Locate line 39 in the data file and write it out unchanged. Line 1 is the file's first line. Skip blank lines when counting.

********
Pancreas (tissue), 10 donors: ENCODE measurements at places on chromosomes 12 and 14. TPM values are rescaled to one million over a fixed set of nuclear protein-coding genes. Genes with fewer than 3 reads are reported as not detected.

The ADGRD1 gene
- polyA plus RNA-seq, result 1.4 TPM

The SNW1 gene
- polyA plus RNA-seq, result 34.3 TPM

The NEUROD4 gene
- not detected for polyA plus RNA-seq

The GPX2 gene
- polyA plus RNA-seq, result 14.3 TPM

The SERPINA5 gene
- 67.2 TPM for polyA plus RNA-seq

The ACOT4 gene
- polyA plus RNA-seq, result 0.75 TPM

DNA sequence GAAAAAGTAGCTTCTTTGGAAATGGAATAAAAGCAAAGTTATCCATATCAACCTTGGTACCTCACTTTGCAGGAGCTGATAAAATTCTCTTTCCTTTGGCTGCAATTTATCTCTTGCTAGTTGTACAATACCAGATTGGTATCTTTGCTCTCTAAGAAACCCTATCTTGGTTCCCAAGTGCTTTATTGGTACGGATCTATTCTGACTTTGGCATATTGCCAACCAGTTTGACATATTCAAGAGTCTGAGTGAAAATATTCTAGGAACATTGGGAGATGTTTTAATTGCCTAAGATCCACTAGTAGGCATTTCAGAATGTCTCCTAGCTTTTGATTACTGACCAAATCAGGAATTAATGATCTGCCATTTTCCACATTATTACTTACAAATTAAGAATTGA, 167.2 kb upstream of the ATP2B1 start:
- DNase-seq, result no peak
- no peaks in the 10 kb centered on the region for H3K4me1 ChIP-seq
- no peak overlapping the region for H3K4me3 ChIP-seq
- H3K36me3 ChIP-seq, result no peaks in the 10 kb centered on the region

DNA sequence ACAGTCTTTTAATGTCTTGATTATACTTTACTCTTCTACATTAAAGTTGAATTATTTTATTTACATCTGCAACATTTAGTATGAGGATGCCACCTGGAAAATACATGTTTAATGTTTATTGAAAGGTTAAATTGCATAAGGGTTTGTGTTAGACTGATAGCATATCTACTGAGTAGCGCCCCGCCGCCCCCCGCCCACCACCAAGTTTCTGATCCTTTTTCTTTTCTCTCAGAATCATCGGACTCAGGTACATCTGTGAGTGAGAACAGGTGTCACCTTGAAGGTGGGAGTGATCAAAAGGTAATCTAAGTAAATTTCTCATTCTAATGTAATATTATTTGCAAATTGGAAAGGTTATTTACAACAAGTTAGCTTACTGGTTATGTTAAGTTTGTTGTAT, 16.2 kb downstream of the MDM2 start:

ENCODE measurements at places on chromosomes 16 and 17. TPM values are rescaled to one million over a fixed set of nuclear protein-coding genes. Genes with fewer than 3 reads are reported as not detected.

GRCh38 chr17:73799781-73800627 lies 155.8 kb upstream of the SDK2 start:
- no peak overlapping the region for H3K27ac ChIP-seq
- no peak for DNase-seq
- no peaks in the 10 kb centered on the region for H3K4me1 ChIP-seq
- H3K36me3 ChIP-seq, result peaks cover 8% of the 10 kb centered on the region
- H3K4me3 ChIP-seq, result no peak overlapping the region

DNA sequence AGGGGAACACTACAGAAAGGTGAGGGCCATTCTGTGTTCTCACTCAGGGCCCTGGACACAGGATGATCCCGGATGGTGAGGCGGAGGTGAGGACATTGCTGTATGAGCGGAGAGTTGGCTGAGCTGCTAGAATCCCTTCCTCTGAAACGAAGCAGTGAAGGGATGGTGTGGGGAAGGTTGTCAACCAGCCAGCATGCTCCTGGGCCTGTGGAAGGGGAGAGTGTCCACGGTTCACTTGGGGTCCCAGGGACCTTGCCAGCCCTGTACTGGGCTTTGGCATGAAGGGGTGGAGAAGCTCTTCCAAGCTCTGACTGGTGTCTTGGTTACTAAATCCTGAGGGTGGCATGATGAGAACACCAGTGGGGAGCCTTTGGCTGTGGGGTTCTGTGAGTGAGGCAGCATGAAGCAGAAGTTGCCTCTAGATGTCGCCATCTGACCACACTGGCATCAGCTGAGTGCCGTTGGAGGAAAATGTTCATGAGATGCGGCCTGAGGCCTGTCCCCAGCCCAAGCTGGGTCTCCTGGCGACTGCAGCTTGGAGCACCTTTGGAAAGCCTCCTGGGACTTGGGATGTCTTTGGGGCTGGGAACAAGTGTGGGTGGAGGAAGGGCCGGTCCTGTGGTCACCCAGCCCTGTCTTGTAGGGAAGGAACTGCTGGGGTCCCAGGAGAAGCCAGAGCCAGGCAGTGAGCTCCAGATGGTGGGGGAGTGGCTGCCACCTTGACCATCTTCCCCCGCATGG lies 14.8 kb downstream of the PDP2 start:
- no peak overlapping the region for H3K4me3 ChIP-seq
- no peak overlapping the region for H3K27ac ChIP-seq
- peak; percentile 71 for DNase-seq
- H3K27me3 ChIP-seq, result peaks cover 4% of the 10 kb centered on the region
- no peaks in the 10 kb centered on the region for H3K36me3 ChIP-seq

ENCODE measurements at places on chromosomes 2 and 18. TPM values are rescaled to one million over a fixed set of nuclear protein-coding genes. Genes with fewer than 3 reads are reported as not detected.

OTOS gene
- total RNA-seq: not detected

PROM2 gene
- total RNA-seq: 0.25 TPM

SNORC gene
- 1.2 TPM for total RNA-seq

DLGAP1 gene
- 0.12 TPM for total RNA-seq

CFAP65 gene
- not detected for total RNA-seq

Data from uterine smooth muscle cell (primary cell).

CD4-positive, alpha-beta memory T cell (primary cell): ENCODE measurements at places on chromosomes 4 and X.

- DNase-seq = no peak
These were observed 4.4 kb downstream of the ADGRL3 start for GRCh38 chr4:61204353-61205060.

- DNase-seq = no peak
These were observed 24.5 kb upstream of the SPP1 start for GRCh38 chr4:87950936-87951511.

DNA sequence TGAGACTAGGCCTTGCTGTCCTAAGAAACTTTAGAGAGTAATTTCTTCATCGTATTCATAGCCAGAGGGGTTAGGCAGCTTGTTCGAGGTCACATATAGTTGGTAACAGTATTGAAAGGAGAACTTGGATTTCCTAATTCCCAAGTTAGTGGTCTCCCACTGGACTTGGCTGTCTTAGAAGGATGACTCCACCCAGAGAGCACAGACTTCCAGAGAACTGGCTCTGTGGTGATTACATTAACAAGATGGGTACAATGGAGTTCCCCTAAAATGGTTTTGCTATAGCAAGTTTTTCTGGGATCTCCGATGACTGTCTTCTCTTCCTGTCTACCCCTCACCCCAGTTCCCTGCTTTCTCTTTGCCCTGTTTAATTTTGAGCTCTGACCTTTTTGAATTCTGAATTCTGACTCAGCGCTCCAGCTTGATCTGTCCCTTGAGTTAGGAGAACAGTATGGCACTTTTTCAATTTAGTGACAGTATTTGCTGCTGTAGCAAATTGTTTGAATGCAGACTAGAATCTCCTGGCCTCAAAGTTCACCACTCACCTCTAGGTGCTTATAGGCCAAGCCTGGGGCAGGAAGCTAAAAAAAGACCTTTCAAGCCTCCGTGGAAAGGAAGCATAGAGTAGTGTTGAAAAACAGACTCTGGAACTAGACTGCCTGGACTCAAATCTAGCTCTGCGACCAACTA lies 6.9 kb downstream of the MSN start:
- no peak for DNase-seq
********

- 1.2 TPM for total RNA-seq